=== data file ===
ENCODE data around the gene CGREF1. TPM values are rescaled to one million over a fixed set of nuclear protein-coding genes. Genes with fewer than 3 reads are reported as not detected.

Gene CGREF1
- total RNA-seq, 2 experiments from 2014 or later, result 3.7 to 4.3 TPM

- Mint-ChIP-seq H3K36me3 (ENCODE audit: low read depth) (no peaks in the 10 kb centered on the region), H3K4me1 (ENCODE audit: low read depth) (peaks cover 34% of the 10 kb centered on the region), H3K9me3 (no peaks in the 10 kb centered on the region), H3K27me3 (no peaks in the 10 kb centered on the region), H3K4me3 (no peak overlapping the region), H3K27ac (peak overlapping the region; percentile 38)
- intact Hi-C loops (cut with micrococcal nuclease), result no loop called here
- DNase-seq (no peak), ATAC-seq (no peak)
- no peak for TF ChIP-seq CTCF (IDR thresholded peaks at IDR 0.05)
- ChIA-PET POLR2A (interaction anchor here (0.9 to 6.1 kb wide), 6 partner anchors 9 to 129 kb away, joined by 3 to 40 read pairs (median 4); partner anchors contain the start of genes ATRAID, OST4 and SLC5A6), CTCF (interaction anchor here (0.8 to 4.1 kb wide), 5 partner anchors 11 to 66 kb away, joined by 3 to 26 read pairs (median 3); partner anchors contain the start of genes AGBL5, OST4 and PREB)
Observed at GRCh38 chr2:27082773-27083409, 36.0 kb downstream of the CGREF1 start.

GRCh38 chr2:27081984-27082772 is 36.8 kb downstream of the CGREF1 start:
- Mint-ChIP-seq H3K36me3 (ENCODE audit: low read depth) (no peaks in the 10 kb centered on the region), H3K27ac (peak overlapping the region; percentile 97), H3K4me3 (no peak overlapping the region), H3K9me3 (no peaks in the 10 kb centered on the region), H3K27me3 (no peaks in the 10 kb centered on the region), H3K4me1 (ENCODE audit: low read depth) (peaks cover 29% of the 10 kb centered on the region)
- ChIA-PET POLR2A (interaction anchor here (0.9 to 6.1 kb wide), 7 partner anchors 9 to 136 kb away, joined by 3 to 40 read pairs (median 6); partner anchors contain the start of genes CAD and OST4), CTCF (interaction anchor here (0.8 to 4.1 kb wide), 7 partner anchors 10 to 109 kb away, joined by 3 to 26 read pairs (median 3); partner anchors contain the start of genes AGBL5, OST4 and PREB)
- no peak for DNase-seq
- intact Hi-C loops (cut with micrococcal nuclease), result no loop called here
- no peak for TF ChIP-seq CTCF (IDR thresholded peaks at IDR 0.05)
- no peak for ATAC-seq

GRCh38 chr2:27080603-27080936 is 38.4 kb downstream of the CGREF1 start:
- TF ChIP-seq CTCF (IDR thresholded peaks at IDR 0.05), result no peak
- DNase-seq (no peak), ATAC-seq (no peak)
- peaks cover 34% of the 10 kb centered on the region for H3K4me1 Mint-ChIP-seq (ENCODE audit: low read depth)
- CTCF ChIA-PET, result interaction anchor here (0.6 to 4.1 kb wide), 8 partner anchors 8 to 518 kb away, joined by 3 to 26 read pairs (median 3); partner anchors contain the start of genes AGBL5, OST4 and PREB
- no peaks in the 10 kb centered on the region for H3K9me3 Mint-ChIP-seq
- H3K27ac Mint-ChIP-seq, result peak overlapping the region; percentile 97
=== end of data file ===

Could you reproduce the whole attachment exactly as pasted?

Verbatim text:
ENCODE data around the gene CGREF1. TPM values are rescaled to one million over a fixed set of nuclear protein-coding genes. Genes with fewer than 3 reads are reported as not detected.

Gene CGREF1
- total RNA-seq, 2 experiments from 2014 or later, result 3.7 to 4.3 TPM

- Mint-ChIP-seq H3K36me3 (ENCODE audit: low read depth) (no peaks in the 10 kb centered on the region), H3K4me1 (ENCODE audit: low read depth) (peaks cover 34% of the 10 kb centered on the region), H3K9me3 (no peaks in the 10 kb centered on the region), H3K27me3 (no peaks in the 10 kb centered on the region), H3K4me3 (no peak overlapping the region), H3K27ac (peak overlapping the region; percentile 38)
- intact Hi-C loops (cut with micrococcal nuclease), result no loop called here
- DNase-seq (no peak), ATAC-seq (no peak)
- no peak for TF ChIP-seq CTCF (IDR thresholded peaks at IDR 0.05)
- ChIA-PET POLR2A (interaction anchor here (0.9 to 6.1 kb wide), 6 partner anchors 9 to 129 kb away, joined by 3 to 40 read pairs (median 4); partner anchors contain the start of genes ATRAID, OST4 and SLC5A6), CTCF (interaction anchor here (0.8 to 4.1 kb wide), 5 partner anchors 11 to 66 kb away, joined by 3 to 26 read pairs (median 3); partner anchors contain the start of genes AGBL5, OST4 and PREB)
Observed at GRCh38 chr2:27082773-27083409, 36.0 kb downstream of the CGREF1 start.

GRCh38 chr2:27081984-27082772 is 36.8 kb downstream of the CGREF1 start:
- Mint-ChIP-seq H3K36me3 (ENCODE audit: low read depth) (no peaks in the 10 kb centered on the region), H3K27ac (peak overlapping the region; percentile 97), H3K4me3 (no peak overlapping the region), H3K9me3 (no peaks in the 10 kb centered on the region), H3K27me3 (no peaks in the 10 kb centered on the region), H3K4me1 (ENCODE audit: low read depth) (peaks cover 29% of the 10 kb centered on the region)
- ChIA-PET POLR2A (interaction anchor here (0.9 to 6.1 kb wide), 7 partner anchors 9 to 136 kb away, joined by 3 to 40 read pairs (median 6); partner anchors contain the start of genes CAD and OST4), CTCF (interaction anchor here (0.8 to 4.1 kb wide), 7 partner anchors 10 to 109 kb away, joined by 3 to 26 read pairs (median 3); partner anchors contain the start of genes AGBL5, OST4 and PREB)
- no peak for DNase-seq
- intact Hi-C loops (cut with micrococcal nuclease), result no loop called here
- no peak for TF ChIP-seq CTCF (IDR thresholded peaks at IDR 0.05)
- no peak for ATAC-seq

GRCh38 chr2:27080603-27080936 is 38.4 kb downstream of the CGREF1 start:
- TF ChIP-seq CTCF (IDR thresholded peaks at IDR 0.05), result no peak
- DNase-seq (no peak), ATAC-seq (no peak)
- peaks cover 34% of the 10 kb centered on the region for H3K4me1 Mint-ChIP-seq (ENCODE audit: low read depth)
- CTCF ChIA-PET, result interaction anchor here (0.6 to 4.1 kb wide), 8 partner anchors 8 to 518 kb away, joined by 3 to 26 read pairs (median 3); partner anchors contain the start of genes AGBL5, OST4 and PREB
- no peaks in the 10 kb centered on the region for H3K9me3 Mint-ChIP-seq
- H3K27ac Mint-ChIP-seq, result peak overlapping the region; percentile 97